Thinking is a meta-skill.
These days, it’s as out-of-fashion as feature phones, which is heartbreaking.
Most people let others do the thinking for them – media pundits, social media “intellectuals”, bosses, elders and so on.
But being a good thinker offers the following benefits:
- It brings clarity,
- It makes you better and faster at problem-solving,
- It makes you more creative.
All this turn you into the go-to person when people can’t get their heads around a situation. Not to mention how much it improves the quality of your decisions, which affect how you live your life.
To become a better thinker, you must apply a framework, one you can rely on to build strong mental models.
Here’s a 5-step process that works for me.
Step 1: Question
“If I had an hour to solve a problem, I would spend 55 minutes reframing the question.” – Albert Einstein
Every interesting thought starts with a question.
The world’s most successful and creative people are expert questioners. They often question the conventional wisdom of their industry.
Effective questioning is the first step to become a better thinker. Confront the scenario and frame questions clearly to get responses.
Asking follow-up questions until you’ve got a bird’s eye view of the problem and its context. My favorite quote from Jason Fried isn’t just applicable here, it’s something I live by: The question gets you the answer, but the followup question gets you gold.
How can you tell when you’re asking the right questions? When people often answer it with, “This is how it’s always done.” Breakthroughs in thinking arise when you question the status quo.
Step 2: Understand
After you pose questions, check whether you understand the answers and the context.
Most problems arise because people skip steps one and two. They don’t pose questions nor do they try to understand a problem. The result is the glorified action of fire-fighting.
How can you tell whether you understand a situation or problem? When you can explain it in simple words.
“If you can’t explain something in simple terms, then you don’t understand it.” – Richard Feynman
Step 3: Plan
“If you fail to plan, you are planning to fail.” – Benjamin Franklin
Don’t jump into problem-solving right away.
Doing so is akin to throwing spaghetti at the wall and looking for something that sticks. You’ll have to depend more on luck for the outcome. It’s also a terrible waste of time and energy.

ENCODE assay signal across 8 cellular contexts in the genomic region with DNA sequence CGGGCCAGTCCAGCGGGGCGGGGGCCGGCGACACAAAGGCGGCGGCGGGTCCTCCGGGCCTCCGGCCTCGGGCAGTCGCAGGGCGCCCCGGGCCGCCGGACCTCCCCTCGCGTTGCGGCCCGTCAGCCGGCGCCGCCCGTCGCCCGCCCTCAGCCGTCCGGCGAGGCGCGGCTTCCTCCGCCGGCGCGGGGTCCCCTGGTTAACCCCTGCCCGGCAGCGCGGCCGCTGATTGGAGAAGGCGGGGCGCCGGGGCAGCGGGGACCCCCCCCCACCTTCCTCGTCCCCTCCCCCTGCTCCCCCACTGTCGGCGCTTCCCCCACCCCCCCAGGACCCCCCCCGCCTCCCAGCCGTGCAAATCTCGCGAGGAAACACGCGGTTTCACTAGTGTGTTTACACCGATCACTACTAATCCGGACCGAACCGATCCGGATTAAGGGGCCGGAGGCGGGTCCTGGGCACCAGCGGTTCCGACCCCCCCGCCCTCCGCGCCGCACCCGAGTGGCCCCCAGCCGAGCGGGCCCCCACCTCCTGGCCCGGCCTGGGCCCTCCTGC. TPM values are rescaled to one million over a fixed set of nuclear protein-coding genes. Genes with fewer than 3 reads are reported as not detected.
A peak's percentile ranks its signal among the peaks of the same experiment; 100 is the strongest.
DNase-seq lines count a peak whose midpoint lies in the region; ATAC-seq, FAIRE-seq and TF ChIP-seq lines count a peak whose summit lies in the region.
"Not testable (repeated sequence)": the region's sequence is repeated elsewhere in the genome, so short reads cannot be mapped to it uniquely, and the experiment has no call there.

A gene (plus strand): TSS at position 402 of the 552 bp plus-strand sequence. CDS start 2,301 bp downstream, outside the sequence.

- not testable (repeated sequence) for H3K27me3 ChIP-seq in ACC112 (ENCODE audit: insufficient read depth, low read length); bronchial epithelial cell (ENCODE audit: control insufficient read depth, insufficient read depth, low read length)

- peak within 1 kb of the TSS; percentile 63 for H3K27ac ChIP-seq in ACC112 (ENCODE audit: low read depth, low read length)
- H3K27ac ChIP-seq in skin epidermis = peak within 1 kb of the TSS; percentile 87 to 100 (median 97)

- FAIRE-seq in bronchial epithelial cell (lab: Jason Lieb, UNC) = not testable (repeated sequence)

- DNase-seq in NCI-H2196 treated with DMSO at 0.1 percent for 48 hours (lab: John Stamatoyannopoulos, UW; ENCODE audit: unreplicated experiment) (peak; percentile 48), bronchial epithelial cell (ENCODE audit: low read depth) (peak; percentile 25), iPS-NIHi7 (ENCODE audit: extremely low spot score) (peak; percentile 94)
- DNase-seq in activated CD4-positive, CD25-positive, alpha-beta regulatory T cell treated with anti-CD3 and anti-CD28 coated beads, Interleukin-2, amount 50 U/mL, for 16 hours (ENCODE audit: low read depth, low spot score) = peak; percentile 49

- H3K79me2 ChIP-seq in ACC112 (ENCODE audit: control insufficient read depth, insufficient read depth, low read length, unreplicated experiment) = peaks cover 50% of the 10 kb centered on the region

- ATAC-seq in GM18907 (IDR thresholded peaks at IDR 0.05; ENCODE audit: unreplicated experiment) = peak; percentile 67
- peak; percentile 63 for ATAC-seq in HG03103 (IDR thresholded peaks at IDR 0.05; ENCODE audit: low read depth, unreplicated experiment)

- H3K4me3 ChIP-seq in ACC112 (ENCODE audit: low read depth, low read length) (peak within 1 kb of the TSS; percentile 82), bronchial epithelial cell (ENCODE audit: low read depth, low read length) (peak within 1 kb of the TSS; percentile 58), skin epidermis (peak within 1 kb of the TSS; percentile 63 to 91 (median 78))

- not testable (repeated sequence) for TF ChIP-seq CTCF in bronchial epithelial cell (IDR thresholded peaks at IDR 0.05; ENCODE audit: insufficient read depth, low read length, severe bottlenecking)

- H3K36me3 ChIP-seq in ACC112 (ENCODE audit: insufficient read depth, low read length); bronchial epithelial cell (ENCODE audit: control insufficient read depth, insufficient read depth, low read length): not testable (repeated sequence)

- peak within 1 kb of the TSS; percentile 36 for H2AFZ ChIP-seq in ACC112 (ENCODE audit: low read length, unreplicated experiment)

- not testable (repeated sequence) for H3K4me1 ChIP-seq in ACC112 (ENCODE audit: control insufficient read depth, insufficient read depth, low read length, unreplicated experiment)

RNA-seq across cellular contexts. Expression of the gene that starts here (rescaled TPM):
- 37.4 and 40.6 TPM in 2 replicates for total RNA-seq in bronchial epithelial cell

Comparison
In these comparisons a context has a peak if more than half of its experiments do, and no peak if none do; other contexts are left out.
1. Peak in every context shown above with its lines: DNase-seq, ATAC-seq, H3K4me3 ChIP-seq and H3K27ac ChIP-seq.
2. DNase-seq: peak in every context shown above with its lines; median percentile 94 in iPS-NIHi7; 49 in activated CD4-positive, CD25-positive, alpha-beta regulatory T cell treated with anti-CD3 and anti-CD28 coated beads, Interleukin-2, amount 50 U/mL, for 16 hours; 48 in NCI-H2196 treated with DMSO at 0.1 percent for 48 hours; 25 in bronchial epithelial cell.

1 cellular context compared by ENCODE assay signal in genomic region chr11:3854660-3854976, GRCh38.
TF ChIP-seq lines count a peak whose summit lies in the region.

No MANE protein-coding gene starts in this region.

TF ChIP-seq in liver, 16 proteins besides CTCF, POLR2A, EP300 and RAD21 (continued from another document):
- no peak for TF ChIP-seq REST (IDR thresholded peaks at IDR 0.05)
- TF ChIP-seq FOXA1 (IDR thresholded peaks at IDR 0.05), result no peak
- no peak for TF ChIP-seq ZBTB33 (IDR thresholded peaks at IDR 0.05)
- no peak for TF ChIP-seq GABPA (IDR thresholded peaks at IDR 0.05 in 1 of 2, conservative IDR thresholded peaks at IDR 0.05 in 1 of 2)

Step 3 is to plan your solution. Analyze the information at hand. Make a list of the exact steps you’ll take.
An effective way I use to plan my actions is to ask myself, “What inputs do I need to achieve this?” I plan how I’ll collect that information before I jump into problem-solving mode.
Step 4: Dissect
“Reduce a problem where you know how to solve it and write the solution. Then expand the problem slightly and rewrite the solution to match, and keep going until you’re back where you started.” – V. Anton Spraul
You can’t solve the whole problem at once. It will clutter your thought process. Instead, break the problem down into smaller problems. Then solve them one by one.
Smaller problems are easier to solve. Solve the simplest problem first, then the next small problem, and so on. Eventually, you’ll get in the groove to solve all sub-problems.
When you piece them together, you’ll find the solution to the entire problem without busting your brains.
Step 5: Apply
“The doer alone learns.” – Bruce Lee
This is an important step, one that many people avoid.
Most people feel that good thinking rhymes with giving a solution, dropping the mic and walking away, expecting others to do the work.
But if you don’t act, you cannot know whether your solutions worked. And you will not know whether you’re a thinker or a faker.
Apply your solutions. But don’t stop there.
Each time you get to an outcome, reflect on it. Compare it with the notes you made in the Planning step. Check what worked and what didn’t. Think about what you will do differently the next time around.
The more you follow the Question – Understand – Plan – Dissect – Apply framework, the better you learn. Over time, you’ll turn into a person who doesn’t get influenced by external successes and failures but stays confident enough to back yourself and bide your time.
That’s when your gut will tell you what to do. To others, you’ll appear like a natural. But you’ll know the effort you put into honing the meta-skill of thinking.
Thinking will be the largest differentiating skill in 2019 and beyond. It will impact your decisions, your actions, and quality of life. Focus on the fundamentals. The rest will fall in place by itself.